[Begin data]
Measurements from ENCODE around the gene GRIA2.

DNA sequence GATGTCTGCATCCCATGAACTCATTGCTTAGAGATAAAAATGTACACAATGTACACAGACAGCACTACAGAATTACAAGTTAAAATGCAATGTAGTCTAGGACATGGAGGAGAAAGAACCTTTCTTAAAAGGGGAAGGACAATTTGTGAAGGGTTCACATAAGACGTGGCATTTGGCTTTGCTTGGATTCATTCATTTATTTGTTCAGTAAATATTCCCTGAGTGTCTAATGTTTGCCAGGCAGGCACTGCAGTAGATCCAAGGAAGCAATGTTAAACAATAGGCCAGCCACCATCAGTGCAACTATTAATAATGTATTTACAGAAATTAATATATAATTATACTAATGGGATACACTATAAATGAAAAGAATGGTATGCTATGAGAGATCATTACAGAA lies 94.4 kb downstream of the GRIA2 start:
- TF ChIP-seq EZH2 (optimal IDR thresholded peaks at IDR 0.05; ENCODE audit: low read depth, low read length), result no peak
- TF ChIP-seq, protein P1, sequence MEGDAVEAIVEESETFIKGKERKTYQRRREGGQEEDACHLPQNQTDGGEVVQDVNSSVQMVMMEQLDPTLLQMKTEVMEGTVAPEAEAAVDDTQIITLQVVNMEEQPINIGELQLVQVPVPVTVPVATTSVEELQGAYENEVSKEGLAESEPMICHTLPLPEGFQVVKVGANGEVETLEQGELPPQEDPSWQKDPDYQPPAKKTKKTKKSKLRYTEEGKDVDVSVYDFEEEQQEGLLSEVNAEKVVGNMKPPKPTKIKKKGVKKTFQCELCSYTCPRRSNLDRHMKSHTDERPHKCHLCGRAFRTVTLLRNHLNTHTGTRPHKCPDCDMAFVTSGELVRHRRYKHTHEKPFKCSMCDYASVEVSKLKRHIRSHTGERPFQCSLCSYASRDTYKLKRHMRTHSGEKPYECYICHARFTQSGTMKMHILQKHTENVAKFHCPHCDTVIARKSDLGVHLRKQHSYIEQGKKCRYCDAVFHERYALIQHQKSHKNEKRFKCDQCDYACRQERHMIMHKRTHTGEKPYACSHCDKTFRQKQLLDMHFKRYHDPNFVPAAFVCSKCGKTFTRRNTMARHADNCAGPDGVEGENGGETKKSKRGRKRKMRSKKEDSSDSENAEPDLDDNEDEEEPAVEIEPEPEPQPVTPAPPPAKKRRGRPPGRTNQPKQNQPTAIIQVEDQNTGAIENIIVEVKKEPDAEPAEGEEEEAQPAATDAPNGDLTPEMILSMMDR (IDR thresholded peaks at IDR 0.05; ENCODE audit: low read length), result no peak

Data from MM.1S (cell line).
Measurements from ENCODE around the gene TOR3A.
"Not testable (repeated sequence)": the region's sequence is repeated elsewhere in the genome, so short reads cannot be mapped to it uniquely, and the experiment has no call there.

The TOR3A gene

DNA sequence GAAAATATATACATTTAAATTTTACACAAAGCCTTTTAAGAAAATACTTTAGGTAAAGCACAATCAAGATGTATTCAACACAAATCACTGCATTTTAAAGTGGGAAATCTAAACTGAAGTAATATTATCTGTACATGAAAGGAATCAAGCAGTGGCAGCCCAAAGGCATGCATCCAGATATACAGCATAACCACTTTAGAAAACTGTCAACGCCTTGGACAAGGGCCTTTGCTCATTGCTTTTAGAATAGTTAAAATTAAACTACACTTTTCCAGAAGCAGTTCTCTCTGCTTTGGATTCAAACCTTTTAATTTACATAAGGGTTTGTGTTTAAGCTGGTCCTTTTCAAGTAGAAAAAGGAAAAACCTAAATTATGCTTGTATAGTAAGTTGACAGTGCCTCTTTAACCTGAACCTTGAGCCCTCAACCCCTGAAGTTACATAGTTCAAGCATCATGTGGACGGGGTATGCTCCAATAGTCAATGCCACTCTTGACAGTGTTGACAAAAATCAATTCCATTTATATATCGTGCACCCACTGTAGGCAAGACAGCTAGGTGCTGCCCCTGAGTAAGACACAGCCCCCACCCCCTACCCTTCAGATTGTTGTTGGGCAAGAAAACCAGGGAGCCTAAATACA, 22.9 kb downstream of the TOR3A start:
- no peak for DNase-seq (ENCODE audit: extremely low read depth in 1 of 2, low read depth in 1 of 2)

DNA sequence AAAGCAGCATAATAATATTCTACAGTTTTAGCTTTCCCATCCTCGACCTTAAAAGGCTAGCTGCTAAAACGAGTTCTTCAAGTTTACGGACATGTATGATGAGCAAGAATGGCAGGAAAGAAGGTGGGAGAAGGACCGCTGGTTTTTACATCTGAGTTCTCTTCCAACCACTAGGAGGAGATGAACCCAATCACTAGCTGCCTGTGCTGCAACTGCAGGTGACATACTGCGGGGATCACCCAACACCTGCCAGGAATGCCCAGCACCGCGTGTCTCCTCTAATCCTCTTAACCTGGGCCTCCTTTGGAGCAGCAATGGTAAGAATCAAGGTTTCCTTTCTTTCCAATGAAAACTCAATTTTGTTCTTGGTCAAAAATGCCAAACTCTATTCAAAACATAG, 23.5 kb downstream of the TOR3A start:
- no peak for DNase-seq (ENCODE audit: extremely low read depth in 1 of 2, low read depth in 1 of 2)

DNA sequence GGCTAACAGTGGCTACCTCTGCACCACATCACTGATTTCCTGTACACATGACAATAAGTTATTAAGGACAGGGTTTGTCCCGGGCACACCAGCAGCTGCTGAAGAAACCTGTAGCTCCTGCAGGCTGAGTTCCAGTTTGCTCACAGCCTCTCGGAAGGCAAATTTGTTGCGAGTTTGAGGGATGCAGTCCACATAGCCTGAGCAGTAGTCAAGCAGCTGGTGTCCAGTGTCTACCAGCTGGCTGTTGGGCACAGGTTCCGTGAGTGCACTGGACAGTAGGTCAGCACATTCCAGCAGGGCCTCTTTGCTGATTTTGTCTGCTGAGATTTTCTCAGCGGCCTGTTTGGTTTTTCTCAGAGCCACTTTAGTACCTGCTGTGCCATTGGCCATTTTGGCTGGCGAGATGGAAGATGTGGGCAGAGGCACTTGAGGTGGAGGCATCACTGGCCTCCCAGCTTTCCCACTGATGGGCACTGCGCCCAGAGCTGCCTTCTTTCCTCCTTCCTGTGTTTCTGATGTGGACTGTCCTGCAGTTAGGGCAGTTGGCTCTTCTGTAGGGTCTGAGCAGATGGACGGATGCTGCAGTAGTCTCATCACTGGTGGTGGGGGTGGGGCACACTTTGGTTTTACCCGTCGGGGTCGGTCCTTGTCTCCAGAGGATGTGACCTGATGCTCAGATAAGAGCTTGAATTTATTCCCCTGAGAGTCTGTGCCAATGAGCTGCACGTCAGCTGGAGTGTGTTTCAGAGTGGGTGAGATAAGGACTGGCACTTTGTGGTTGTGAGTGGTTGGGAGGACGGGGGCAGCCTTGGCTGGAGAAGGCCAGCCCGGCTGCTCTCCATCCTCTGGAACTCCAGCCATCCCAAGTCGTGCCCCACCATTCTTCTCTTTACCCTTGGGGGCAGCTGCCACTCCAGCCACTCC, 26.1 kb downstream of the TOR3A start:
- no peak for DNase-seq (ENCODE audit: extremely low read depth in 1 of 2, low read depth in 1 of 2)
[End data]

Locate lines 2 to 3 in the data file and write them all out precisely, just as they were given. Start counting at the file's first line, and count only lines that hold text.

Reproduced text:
DNA sequence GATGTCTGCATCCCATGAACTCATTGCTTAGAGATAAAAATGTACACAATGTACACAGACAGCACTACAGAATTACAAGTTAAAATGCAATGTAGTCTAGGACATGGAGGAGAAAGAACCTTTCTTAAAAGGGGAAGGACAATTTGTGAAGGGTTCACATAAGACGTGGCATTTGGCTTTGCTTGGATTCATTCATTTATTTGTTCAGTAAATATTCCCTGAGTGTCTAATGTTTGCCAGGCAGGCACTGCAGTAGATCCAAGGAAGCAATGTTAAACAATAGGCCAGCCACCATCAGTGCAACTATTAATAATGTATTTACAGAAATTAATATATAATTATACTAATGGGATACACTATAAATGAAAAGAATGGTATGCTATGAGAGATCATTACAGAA lies 94.4 kb downstream of the GRIA2 start:
- TF ChIP-seq EZH2 (optimal IDR thresholded peaks at IDR 0.05; ENCODE audit: low read depth, low read length), result no peak